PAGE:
They are part of the national fabric that holds our country together. They contribute to America in many ways, and deserve the same respect as any of us. I pledge to spread this message, and affirm our country’s principles of liberty and justice for all.
Posted by Anni on Thursday, March 8th, 2012
There is no shortage of examples of large corporations pulling sponsorships to avoid or quell a public outcry. They often seem so skittish, so deeply afraid of damaging their reputations, that all it takes is the hint of a controversy to send them running. In some cases, like when Rush Limbaugh calls a young woman a prostitute for using birth control, we applaud the sponsors for dropping the lucrative client. In other cases, like when Lowe’s pulled their sponsorship from All American Muslim after a small conservative Christian group complained about the show, we reel in outrage at the injustice.
It’s very ironic that Lowe’s was trying to avoid controversy by dissociating themselves from All American Muslim. It’s difficult to imagine the thought process behind the decision. On the one hand, it makes me think they are just deeply out of touch with the consensus. On the other hand, it makes me fearful that I’m the one who’s out of touch. Are we really so fundamentally prejudiced that corporate America’s fear of supporting pro-Muslim television is legitimate? I don’t think that’s the case, as the outpouring of support for the show suggests.
More recently, in early February, another conservative activist group called One Million Moms called on JC Penney to drop their celebrity spokeswoman Ellen DeGeneres because she’s gay. I find this fascinating: JC Penney stood by DeGeneres, as did conservative pundit Bill O’reilly, one of the most staunchly conservative voices in the media. Perhaps it’s not fair to compare the two situations—these are two very different programs and clearly money has a lot to do with this equation—but the overarching question is a good one. How can we make tolerance and support of diversity and difference a good business decision across the board?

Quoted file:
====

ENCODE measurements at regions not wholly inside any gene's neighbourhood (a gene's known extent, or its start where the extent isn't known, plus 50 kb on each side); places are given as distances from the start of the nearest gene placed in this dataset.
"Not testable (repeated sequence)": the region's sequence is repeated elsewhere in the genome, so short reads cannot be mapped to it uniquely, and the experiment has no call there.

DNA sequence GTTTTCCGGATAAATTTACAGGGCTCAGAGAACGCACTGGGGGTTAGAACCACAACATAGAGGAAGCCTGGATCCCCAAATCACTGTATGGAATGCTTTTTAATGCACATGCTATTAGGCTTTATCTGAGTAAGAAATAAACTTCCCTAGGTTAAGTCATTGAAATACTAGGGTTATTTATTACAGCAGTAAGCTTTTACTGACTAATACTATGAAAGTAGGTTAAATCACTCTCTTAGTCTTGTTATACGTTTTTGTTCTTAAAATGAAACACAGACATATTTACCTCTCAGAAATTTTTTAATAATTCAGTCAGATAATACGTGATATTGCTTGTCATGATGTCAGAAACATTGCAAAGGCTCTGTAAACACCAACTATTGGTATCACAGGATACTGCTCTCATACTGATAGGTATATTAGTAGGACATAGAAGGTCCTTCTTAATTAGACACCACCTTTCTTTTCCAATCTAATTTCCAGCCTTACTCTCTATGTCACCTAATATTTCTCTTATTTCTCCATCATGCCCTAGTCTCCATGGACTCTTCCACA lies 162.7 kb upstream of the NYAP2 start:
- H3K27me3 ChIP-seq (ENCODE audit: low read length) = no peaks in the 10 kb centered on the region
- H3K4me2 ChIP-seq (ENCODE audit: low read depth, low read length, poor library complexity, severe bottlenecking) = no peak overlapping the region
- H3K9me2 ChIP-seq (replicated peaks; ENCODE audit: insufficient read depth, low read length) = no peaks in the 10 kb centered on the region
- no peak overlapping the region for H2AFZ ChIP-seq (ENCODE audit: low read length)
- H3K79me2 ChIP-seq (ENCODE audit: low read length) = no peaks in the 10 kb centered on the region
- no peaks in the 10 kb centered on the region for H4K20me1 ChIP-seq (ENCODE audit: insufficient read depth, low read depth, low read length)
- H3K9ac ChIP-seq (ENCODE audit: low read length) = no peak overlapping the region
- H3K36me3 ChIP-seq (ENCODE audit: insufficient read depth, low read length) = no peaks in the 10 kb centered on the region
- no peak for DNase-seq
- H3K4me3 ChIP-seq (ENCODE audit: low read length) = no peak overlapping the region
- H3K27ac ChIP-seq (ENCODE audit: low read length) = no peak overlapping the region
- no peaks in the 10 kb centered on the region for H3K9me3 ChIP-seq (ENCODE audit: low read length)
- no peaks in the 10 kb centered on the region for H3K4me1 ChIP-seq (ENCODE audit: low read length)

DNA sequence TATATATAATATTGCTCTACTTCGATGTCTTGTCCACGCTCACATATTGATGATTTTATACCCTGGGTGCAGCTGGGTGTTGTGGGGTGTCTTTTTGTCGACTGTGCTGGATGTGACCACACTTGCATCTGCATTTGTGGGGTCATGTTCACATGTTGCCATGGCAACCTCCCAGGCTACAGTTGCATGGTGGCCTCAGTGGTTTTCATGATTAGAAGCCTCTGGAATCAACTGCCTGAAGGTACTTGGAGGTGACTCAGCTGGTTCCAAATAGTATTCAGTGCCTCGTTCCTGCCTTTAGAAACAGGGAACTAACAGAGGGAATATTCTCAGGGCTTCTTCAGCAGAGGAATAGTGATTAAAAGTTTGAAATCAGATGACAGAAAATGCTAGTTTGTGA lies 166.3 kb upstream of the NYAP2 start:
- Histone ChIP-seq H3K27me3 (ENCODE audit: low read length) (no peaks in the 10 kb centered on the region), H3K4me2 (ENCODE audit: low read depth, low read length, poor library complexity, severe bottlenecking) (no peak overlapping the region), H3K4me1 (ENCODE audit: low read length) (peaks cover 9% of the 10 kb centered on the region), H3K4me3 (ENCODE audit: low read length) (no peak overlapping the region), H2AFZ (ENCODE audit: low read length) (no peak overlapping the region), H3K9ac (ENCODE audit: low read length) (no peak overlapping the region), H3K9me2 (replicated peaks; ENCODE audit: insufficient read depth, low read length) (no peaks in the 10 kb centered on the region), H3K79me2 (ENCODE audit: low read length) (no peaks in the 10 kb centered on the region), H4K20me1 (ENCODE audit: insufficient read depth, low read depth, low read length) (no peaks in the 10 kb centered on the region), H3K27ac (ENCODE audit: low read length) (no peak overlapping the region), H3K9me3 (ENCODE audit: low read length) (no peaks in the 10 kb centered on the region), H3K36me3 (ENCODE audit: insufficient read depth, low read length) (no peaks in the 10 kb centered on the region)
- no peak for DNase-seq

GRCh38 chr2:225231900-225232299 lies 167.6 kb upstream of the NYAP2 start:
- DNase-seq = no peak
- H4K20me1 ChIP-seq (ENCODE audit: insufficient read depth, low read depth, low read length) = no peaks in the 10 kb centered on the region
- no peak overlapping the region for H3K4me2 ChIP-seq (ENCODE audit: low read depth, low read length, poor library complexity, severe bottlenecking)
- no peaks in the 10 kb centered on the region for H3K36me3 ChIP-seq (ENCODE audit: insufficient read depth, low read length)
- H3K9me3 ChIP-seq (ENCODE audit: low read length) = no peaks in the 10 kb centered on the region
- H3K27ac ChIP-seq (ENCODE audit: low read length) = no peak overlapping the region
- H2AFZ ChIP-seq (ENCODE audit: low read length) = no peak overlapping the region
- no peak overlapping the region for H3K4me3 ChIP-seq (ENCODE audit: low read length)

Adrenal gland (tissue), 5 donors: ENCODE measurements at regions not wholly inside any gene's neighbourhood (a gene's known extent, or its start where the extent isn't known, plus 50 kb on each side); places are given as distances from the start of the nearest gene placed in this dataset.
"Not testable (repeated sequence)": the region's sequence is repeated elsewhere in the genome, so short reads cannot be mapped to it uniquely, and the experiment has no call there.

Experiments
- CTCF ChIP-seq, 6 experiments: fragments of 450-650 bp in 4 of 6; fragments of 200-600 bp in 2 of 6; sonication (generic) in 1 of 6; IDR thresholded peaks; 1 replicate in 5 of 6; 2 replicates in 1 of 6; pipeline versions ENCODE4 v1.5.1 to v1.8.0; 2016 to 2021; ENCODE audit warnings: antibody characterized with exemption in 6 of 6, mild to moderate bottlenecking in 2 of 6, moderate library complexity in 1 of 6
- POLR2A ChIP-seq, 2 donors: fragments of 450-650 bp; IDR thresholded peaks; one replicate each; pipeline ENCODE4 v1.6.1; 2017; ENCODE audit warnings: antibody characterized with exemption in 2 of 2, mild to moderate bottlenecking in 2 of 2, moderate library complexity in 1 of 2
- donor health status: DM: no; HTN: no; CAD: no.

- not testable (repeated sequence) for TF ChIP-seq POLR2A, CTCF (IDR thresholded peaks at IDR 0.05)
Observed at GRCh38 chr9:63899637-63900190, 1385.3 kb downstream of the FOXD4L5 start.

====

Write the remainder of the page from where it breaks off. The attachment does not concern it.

Clearly, these businesses are weighing public opinion when they make these decisions. I don’t know where they get their information. In the aftermath of the Lowe’s decision, the public outcry was tremendous. The Internet was abuzz with public support for All American Muslim and several large petitions pressing Lowe’s to reestablish their campaign circulated widely. The sheer numbers of signatures dwarfed the original petition from the Florida Family Association against it. That was deeply encouraging.
It looks like we’ll never know how Lowe’s would have handled the controversy in the long term. All American Muslim has been cancelled after a single season. TLC is keeping quiet about their reasons for the cancellation. I hope another network picks up the torch. We need the general public to finally accept that Muslim people are people too if we’re going to make support of this community good for business. It sounds harsh to say it that way, but in a capitalist country so driven by profit, money talks.